Batik artist Cindy Wilson begins each day by seeking new inspiration in nature. After eating breakfast, she strolls around her property in the idyllic farming community of Elkton, Florida, just outside of St. Augustine. She takes time to quietly observe the daily changes nature brings to the trees, wild grasses, birds, and insects.
“From childhood I have had a strong connection to nature and wild places,” she says. “I love the irregularity and uncontrolled aspect of nature, as well as the patterns and shapes that occur naturally.”
In the Studio
After her walk, Wilson ascends the stairs of a barn on her property and steps into her studio. She plugs in her wax, checks her indigo vats, and settles in for a long day. When she gets “particularly engrossed in a batik,” she can work non-stop until 4 p.m.
She usually spends 25-30 hours a week in the studio. Her love of nature and new challenges pushes her forward as she creates each new piece.
Her most recent challenge and interest has been “creating batiks with indigo dye,” she says. “These batiks have pushed on my interpretive skills, an area that I had been feeling restless about. Rather than going out and taking photographs of bits of nature that catch my eye, and recreating that moment in batik, I wanted to push beyond that to make it more expressive. I think indigo has given me a direction to explore my interpretations more.”
Magnolia Blossoms was an early experiment with indigo. It has influenced all of the indigo batiks that have come after it. Wilson explains the process behind the piece:
“Technically I learned how to achieve subtle shade differences, but more importantly, in the middle tones of the leaves, I noticed that the first suggestion of a leaf might be enough, and as I intentionally left out details and worked my way into darker dyes, there was a drama that emerged, and almost a sense that it was nighttime…I have been pushing this idea of objects emerging out of the darkness, and also now the effect of early dawn or dusk. I like the combination of lack of detail and color.”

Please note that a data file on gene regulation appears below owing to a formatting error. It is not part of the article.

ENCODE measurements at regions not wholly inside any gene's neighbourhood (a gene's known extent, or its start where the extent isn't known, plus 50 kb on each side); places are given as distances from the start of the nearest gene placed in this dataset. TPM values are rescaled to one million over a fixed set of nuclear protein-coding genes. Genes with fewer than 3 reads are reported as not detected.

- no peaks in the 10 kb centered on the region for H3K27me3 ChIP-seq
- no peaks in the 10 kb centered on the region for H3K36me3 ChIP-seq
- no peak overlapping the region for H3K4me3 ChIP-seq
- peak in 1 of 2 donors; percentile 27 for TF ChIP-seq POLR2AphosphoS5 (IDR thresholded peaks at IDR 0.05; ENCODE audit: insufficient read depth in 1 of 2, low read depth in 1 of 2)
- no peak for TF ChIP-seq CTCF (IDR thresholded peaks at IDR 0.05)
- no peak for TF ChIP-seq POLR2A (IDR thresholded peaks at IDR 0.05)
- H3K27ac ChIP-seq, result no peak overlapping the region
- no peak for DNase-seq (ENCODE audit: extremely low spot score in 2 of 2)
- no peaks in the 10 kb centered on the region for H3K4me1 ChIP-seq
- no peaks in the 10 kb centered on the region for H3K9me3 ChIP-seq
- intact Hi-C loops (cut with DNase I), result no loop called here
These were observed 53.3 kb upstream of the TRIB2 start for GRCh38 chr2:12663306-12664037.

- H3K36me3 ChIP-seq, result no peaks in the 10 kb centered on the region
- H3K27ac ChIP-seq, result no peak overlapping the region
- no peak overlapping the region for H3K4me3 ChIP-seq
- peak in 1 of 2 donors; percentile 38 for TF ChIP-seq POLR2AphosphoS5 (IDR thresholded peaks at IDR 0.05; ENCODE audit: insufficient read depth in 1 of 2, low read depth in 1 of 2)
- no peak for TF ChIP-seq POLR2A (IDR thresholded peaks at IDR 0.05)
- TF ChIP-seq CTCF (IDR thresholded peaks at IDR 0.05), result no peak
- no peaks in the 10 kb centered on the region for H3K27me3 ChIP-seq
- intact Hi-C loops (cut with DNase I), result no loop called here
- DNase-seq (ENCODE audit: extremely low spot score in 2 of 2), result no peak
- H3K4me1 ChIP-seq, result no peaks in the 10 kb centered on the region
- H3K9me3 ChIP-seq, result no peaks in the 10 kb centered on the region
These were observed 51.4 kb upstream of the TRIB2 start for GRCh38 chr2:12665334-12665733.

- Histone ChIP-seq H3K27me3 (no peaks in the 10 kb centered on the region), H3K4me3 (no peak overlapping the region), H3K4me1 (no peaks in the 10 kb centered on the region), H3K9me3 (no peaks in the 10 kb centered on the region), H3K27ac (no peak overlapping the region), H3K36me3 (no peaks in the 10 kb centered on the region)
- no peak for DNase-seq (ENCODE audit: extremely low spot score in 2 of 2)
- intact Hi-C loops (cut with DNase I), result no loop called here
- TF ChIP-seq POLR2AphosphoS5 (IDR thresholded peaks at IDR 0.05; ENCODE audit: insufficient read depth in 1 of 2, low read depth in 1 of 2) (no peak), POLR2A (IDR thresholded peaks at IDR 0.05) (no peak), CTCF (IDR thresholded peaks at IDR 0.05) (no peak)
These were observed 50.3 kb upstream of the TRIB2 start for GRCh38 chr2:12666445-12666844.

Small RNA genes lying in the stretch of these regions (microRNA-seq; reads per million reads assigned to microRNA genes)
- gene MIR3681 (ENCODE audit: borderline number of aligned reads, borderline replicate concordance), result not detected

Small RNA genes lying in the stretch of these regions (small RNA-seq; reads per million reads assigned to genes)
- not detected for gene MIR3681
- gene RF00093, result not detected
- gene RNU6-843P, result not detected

Exploring Nature Through Batik
“The process of batik as fine art is a bit of a rarity,” Wilson says. “Technically the level of detail and range of colors I achieve with it separate me from the traditional batik styles.”
Before becoming a full-time artist, Wilson worked in graphic design, which heavily influences her compositions and the way she uses color. She also took a number of fine art classes in college and has done a lot of pen-and-ink drawing, participating on and off in a figure drawing group over the years.
Several years before she retired, Wilson’s husband gave her a unique birthday gift: a one-day workshop from a local batik artist. What began as a fun outing with friends morphed into a passion, and by the end of the day she was in love with the process. She immediately ordered supplies, bought a book, and began experimenting.
“Over time, I became proficient in mixing dyes and somewhat controlling the wax, I became intrigued with how colors interact on the cloth with previous colors, and I shifted my process to attempting to build all my shades and colors on the cloth with primary colored dyes. There always seems to be another challenge that grabs my attention. And that is what pulls me into the studio each day.”
In February, Wilson was the featured artist at the Butterfield Garage Art Gallery in St. Augustine. She hung her indigo work for the first time, and clients received it enthusiastically—half of the pieces sold over the course of the month.
“I think there is a sensitivity to my work that viewers are drawn to,” Wilson says. “People that buy a batik will often comment that it reminds them of a place or feeling they have experienced.”
To see more batik creations from artist Cindy Wilson, visit www.cindy-wilson-batik.squarespace.com.
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